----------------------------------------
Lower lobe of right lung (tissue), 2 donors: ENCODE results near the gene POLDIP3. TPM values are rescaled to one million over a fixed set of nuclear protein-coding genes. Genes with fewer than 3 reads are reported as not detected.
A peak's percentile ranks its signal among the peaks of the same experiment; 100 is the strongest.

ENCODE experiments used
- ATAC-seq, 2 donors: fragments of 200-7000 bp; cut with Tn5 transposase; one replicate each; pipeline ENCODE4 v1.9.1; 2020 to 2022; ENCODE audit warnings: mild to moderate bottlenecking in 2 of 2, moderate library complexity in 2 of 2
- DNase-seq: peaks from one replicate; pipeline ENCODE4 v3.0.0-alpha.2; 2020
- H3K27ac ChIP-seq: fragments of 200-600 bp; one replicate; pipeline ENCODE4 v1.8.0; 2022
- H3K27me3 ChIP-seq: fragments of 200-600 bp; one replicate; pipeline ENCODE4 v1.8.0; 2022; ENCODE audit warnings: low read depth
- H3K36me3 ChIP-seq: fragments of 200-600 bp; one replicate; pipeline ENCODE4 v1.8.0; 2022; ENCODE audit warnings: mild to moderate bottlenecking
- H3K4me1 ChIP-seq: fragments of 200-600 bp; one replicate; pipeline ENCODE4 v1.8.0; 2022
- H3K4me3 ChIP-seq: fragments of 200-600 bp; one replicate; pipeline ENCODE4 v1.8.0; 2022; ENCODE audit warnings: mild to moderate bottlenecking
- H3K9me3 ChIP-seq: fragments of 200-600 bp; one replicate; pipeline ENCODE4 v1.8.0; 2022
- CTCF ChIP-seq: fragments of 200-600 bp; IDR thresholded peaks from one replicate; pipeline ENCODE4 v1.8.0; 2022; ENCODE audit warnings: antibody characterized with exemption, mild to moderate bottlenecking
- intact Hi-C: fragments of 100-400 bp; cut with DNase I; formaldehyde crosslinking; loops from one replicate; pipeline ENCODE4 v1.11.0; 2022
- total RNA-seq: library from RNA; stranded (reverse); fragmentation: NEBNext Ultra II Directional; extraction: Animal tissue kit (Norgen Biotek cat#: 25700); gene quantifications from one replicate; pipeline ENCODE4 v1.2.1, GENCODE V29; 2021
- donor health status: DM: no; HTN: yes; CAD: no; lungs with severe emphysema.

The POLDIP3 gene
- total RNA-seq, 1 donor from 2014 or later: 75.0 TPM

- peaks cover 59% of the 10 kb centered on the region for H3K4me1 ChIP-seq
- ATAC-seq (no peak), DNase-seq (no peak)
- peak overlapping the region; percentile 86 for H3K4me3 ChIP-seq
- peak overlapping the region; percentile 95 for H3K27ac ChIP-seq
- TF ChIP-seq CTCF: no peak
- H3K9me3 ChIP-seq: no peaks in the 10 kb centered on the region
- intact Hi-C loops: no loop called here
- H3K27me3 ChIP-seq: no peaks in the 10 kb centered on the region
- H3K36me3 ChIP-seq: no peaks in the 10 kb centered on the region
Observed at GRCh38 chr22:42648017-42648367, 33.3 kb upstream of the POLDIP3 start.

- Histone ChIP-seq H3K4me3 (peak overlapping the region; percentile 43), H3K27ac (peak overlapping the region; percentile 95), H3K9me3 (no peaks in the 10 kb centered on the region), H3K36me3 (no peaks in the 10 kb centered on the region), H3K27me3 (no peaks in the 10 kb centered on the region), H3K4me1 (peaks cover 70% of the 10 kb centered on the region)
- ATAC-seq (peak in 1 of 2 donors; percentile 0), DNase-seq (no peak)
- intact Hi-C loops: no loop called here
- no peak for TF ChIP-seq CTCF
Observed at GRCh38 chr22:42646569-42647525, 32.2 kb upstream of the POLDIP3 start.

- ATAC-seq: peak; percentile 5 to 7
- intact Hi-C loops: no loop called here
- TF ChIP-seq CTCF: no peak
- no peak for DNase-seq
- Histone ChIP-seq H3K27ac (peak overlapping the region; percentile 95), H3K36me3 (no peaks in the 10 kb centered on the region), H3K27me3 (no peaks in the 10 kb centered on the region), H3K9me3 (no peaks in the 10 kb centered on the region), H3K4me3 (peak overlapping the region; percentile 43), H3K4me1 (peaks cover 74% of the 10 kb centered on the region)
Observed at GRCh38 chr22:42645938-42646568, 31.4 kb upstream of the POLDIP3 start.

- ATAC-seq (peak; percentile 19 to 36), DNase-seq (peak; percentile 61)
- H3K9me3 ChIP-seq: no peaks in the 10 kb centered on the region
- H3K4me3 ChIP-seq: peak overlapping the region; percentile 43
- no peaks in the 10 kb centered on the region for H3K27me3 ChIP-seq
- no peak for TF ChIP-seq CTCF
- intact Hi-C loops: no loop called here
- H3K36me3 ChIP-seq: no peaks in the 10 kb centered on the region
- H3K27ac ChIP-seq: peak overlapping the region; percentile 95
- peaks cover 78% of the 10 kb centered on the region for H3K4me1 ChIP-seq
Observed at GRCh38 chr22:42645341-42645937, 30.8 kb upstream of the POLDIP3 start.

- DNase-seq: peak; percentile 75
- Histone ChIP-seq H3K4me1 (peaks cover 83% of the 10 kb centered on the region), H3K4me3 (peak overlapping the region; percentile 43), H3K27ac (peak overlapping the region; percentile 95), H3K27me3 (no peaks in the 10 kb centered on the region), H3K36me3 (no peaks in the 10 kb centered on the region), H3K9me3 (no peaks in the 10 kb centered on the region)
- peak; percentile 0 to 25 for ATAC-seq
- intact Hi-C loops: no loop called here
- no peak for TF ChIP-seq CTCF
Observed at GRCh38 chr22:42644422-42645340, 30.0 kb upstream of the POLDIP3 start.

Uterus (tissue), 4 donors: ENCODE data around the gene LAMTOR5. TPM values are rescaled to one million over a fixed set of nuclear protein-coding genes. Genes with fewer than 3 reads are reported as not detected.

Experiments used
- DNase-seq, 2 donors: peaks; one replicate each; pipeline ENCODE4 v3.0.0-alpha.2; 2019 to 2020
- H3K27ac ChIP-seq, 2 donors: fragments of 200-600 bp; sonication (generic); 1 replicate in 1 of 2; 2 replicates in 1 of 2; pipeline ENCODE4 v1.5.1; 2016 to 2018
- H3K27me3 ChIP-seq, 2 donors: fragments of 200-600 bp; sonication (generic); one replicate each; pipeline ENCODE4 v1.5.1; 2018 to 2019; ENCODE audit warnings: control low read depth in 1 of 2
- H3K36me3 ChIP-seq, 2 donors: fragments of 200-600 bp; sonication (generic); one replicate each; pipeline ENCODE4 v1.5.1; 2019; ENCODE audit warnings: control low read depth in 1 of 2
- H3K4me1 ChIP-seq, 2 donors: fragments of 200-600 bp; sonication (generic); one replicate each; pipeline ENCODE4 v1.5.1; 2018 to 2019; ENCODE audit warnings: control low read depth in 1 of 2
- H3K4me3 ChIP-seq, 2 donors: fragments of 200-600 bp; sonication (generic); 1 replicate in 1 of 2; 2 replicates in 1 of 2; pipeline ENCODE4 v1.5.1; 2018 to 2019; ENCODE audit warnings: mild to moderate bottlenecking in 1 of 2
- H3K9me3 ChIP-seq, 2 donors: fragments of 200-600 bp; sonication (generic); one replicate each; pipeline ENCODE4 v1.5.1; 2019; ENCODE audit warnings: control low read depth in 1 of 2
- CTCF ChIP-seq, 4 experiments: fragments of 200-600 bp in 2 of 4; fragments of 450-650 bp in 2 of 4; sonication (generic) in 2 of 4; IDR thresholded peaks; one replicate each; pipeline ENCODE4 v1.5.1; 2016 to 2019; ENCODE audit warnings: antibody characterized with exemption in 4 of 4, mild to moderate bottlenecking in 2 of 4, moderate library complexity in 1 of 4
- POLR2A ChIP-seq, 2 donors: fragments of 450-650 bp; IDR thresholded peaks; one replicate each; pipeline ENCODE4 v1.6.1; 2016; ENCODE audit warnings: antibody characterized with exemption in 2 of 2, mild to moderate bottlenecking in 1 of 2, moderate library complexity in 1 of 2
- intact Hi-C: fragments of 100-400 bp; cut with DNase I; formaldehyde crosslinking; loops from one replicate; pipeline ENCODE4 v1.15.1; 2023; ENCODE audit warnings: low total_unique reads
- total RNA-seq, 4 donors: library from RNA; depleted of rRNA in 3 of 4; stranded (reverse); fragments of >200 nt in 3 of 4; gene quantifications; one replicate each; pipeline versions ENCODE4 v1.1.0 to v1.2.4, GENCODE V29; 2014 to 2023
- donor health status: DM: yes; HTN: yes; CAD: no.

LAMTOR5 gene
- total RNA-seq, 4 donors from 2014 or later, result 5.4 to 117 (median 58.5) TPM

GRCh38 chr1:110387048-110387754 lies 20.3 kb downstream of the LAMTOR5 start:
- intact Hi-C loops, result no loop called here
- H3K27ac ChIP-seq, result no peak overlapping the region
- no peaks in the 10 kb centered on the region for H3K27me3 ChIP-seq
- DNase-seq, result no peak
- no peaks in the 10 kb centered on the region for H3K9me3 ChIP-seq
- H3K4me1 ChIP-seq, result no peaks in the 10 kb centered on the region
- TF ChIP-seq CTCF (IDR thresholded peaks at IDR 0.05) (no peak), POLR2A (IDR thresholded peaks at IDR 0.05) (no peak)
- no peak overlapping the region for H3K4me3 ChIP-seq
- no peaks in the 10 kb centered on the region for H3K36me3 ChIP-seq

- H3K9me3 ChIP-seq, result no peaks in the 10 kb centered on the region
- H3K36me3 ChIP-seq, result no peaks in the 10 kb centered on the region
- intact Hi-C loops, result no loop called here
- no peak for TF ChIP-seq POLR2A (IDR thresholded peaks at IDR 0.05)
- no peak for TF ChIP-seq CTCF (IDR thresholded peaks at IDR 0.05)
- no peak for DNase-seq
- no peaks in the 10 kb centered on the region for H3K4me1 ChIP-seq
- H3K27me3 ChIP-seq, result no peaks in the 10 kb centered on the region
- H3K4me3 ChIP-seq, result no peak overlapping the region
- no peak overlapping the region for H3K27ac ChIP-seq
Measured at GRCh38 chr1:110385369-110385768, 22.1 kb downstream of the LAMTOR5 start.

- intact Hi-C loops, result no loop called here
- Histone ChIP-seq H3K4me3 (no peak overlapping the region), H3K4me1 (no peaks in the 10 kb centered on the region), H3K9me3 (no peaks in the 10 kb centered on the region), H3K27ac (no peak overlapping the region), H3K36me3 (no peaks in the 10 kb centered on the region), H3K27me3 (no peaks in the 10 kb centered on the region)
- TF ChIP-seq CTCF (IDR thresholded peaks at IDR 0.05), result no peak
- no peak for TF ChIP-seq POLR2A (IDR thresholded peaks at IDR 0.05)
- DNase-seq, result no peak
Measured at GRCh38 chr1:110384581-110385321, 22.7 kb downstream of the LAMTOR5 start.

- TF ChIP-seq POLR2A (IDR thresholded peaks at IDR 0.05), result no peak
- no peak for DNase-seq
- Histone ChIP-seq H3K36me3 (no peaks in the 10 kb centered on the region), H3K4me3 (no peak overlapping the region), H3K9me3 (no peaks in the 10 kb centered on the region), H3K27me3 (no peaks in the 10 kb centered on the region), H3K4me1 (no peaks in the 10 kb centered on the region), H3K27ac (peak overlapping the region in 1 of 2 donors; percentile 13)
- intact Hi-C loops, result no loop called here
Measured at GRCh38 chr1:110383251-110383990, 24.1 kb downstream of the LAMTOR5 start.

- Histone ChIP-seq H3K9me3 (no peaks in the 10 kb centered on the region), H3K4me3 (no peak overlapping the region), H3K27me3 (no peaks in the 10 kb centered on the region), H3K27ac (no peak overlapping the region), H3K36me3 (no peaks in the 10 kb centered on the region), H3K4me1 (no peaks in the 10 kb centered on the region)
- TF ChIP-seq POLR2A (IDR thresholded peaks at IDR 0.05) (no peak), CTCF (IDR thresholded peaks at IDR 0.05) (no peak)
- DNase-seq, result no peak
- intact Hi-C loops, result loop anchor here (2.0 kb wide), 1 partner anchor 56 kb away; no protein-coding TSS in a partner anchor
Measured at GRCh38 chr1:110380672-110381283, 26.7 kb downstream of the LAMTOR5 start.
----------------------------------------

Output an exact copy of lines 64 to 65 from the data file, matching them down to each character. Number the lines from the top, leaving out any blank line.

- CTCF ChIP-seq, 4 experiments: fragments of 200-600 bp in 2 of 4; fragments of 450-650 bp in 2 of 4; sonication (generic) in 2 of 4; IDR thresholded peaks; one replicate each; pipeline ENCODE4 v1.5.1; 2016 to 2019; ENCODE audit warnings: antibody characterized with exemption in 4 of 4, mild to moderate bottlenecking in 2 of 4, moderate library complexity in 1 of 4
- POLR2A ChIP-seq, 2 donors: fragments of 450-650 bp; IDR thresholded peaks; one replicate each; pipeline ENCODE4 v1.6.1; 2016; ENCODE audit warnings: antibody characterized with exemption in 2 of 2, mild to moderate bottlenecking in 1 of 2, moderate library complexity in 1 of 2